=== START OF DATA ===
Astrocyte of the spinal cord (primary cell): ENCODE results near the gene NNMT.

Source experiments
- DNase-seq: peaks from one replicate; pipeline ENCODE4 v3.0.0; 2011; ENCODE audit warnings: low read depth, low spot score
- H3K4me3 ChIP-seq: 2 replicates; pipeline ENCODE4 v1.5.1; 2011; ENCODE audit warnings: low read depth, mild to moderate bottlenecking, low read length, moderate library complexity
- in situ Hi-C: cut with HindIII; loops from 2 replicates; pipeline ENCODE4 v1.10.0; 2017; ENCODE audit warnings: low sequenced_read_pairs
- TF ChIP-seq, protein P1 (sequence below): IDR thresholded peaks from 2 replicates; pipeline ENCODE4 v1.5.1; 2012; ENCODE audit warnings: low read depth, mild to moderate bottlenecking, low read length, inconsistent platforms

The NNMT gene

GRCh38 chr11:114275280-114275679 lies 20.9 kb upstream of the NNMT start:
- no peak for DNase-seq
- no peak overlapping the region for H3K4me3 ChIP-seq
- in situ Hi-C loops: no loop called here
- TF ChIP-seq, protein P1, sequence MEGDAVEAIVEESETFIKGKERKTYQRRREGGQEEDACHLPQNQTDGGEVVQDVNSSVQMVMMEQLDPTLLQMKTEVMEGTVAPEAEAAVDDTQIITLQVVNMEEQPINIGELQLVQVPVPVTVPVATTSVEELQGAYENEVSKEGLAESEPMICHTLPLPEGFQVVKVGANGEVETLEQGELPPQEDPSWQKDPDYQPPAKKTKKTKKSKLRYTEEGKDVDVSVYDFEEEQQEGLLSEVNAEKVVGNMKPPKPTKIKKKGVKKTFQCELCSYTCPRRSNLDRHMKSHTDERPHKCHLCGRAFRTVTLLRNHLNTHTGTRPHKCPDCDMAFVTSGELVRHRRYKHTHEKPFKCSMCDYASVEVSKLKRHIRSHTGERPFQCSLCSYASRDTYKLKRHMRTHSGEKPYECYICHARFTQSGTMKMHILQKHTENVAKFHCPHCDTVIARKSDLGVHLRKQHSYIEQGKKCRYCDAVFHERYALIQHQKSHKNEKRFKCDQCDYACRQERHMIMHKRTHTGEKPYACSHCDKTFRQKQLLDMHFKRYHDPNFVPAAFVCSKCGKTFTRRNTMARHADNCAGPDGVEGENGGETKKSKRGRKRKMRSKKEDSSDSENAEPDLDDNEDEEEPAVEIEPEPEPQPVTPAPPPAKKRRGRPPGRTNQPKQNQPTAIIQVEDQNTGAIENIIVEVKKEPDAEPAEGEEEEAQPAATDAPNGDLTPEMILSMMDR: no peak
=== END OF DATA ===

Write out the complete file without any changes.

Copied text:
Astrocyte of the spinal cord (primary cell): ENCODE results near the gene NNMT.

Source experiments
- DNase-seq: peaks from one replicate; pipeline ENCODE4 v3.0.0; 2011; ENCODE audit warnings: low read depth, low spot score
- H3K4me3 ChIP-seq: 2 replicates; pipeline ENCODE4 v1.5.1; 2011; ENCODE audit warnings: low read depth, mild to moderate bottlenecking, low read length, moderate library complexity
- in situ Hi-C: cut with HindIII; loops from 2 replicates; pipeline ENCODE4 v1.10.0; 2017; ENCODE audit warnings: low sequenced_read_pairs
- TF ChIP-seq, protein P1 (sequence below): IDR thresholded peaks from 2 replicates; pipeline ENCODE4 v1.5.1; 2012; ENCODE audit warnings: low read depth, mild to moderate bottlenecking, low read length, inconsistent platforms

The NNMT gene

GRCh38 chr11:114275280-114275679 lies 20.9 kb upstream of the NNMT start:
- no peak for DNase-seq
- no peak overlapping the region for H3K4me3 ChIP-seq
- in situ Hi-C loops: no loop called here
- TF ChIP-seq, protein P1, sequence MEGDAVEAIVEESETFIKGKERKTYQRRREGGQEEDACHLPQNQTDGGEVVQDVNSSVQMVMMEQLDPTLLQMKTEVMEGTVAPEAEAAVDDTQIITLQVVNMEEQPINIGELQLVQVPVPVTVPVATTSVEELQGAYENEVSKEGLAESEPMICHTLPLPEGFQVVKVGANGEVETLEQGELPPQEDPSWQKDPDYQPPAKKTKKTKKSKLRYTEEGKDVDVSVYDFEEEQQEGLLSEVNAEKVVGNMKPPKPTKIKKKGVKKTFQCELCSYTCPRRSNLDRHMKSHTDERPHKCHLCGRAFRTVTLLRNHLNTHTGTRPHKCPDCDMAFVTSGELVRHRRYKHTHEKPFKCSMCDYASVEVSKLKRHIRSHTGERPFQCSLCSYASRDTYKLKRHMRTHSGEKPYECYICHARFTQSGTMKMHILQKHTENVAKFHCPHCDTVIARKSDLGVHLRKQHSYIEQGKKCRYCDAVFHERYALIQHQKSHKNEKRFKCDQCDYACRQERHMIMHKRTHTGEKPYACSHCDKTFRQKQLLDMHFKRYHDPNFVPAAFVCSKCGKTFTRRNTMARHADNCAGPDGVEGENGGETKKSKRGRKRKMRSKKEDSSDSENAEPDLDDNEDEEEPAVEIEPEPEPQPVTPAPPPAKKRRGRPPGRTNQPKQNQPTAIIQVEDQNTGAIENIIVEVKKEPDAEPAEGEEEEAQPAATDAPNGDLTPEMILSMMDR: no peak